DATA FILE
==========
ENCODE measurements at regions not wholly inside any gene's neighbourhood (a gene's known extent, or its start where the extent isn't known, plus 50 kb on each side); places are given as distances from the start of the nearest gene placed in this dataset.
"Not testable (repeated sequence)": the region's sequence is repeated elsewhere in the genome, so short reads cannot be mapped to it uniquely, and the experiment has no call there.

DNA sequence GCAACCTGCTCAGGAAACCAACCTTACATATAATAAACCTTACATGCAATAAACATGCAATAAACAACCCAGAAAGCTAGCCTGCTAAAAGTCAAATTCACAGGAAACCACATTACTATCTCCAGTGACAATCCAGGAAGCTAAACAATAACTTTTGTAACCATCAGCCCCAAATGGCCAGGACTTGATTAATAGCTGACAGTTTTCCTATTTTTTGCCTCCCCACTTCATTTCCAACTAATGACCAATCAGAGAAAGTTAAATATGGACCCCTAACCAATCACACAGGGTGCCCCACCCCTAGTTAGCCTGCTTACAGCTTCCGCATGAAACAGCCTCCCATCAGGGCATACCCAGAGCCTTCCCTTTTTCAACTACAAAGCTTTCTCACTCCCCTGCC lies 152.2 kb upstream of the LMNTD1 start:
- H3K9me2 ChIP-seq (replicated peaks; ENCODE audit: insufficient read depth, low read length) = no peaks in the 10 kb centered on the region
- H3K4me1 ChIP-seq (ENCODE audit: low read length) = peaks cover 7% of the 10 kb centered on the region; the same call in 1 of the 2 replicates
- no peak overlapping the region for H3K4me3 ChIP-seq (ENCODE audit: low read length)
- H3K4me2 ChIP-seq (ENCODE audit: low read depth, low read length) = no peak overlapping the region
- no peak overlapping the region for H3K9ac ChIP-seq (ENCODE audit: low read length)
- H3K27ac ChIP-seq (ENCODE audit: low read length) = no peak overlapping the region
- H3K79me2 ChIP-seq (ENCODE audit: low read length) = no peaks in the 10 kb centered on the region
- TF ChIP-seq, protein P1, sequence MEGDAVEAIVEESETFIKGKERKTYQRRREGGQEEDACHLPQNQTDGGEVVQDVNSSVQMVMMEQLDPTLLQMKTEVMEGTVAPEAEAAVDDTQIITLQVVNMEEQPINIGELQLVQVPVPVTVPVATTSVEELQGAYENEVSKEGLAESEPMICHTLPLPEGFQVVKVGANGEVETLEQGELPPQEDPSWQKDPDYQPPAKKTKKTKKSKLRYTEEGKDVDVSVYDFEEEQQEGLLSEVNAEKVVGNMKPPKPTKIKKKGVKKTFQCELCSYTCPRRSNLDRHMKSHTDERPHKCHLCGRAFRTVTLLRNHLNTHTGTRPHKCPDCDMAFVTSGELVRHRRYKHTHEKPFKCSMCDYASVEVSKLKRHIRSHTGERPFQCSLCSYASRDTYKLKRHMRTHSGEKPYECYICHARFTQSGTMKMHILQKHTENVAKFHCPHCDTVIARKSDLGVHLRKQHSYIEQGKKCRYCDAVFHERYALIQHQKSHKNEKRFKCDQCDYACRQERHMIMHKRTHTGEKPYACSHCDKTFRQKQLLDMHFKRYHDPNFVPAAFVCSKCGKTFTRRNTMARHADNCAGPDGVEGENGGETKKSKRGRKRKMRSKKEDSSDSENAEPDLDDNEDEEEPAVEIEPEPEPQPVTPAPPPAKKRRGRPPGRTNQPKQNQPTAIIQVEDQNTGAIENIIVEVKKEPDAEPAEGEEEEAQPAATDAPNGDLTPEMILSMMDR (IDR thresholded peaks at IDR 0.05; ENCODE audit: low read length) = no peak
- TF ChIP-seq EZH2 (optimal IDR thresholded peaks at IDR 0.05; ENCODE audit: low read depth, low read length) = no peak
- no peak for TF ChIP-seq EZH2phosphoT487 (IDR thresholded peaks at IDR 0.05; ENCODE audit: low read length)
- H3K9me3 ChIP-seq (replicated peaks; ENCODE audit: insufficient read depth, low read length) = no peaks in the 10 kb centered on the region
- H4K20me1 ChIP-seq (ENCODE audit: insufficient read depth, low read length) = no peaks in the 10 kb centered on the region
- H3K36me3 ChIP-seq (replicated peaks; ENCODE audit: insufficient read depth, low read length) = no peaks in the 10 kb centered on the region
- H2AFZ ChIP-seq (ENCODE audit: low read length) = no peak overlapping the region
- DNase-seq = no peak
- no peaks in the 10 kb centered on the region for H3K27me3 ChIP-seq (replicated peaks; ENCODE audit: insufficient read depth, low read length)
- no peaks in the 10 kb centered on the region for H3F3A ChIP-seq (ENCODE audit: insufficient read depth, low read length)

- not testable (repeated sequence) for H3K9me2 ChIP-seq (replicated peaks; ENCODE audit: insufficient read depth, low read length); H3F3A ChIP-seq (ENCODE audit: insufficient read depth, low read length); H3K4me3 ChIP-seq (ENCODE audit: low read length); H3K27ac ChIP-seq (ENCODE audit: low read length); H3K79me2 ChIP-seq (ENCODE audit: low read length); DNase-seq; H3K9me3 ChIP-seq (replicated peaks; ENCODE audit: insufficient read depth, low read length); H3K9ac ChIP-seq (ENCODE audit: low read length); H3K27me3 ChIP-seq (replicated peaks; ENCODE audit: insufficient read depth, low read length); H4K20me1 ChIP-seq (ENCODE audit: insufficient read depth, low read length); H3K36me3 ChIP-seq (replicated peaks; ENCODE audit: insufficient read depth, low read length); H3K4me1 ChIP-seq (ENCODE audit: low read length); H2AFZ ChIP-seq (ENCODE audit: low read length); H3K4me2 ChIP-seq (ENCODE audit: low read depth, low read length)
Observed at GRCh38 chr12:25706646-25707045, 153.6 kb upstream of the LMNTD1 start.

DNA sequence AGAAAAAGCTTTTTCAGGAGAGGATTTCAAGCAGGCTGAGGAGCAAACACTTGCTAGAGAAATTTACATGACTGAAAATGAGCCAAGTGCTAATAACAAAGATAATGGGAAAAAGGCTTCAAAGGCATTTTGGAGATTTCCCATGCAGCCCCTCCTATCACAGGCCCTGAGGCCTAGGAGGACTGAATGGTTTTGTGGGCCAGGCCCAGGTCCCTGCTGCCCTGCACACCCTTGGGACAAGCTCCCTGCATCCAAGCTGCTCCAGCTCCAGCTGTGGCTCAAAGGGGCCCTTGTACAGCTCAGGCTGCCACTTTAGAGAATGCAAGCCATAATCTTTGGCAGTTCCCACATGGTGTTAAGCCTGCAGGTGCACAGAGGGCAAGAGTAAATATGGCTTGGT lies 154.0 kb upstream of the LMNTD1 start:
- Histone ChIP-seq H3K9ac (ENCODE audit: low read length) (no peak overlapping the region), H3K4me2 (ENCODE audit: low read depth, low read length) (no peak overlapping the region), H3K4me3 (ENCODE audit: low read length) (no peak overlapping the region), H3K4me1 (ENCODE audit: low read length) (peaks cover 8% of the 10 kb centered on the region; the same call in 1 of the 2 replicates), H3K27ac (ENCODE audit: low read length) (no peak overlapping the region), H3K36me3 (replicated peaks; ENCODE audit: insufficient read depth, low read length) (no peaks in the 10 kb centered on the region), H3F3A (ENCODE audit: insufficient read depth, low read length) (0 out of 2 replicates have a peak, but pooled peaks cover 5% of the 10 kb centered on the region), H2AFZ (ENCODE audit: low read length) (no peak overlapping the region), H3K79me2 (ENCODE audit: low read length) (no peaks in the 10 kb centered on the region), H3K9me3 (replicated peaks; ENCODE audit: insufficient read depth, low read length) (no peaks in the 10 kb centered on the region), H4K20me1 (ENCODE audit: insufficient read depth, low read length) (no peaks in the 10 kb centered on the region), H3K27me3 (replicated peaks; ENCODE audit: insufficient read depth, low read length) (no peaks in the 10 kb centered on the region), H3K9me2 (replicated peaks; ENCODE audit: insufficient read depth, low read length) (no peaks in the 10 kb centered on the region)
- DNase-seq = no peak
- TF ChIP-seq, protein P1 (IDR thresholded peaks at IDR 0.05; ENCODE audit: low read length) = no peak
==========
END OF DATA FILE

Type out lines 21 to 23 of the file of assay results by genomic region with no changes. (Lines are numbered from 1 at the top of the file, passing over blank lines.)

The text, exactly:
- not testable (repeated sequence) for H3K9me2 ChIP-seq (replicated peaks; ENCODE audit: insufficient read depth, low read length); H3F3A ChIP-seq (ENCODE audit: insufficient read depth, low read length); H3K4me3 ChIP-seq (ENCODE audit: low read length); H3K27ac ChIP-seq (ENCODE audit: low read length); H3K79me2 ChIP-seq (ENCODE audit: low read length); DNase-seq; H3K9me3 ChIP-seq (replicated peaks; ENCODE audit: insufficient read depth, low read length); H3K9ac ChIP-seq (ENCODE audit: low read length); H3K27me3 ChIP-seq (replicated peaks; ENCODE audit: insufficient read depth, low read length); H4K20me1 ChIP-seq (ENCODE audit: insufficient read depth, low read length); H3K36me3 ChIP-seq (replicated peaks; ENCODE audit: insufficient read depth, low read length); H3K4me1 ChIP-seq (ENCODE audit: low read length); H2AFZ ChIP-seq (ENCODE audit: low read length); H3K4me2 ChIP-seq (ENCODE audit: low read depth, low read length)
Observed at GRCh38 chr12:25706646-25707045, 153.6 kb upstream of the LMNTD1 start.

DNA sequence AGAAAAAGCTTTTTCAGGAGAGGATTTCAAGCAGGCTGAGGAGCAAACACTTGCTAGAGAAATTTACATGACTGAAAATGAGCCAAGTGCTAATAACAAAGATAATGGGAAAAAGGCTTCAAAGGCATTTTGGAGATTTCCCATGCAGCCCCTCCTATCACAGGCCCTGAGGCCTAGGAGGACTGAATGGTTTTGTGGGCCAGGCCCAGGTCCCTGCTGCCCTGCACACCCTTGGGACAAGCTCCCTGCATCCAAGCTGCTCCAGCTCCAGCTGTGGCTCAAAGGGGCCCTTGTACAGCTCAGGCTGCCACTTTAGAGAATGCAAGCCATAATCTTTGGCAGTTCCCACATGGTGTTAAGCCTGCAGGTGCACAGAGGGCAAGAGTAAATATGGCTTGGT lies 154.0 kb upstream of the LMNTD1 start: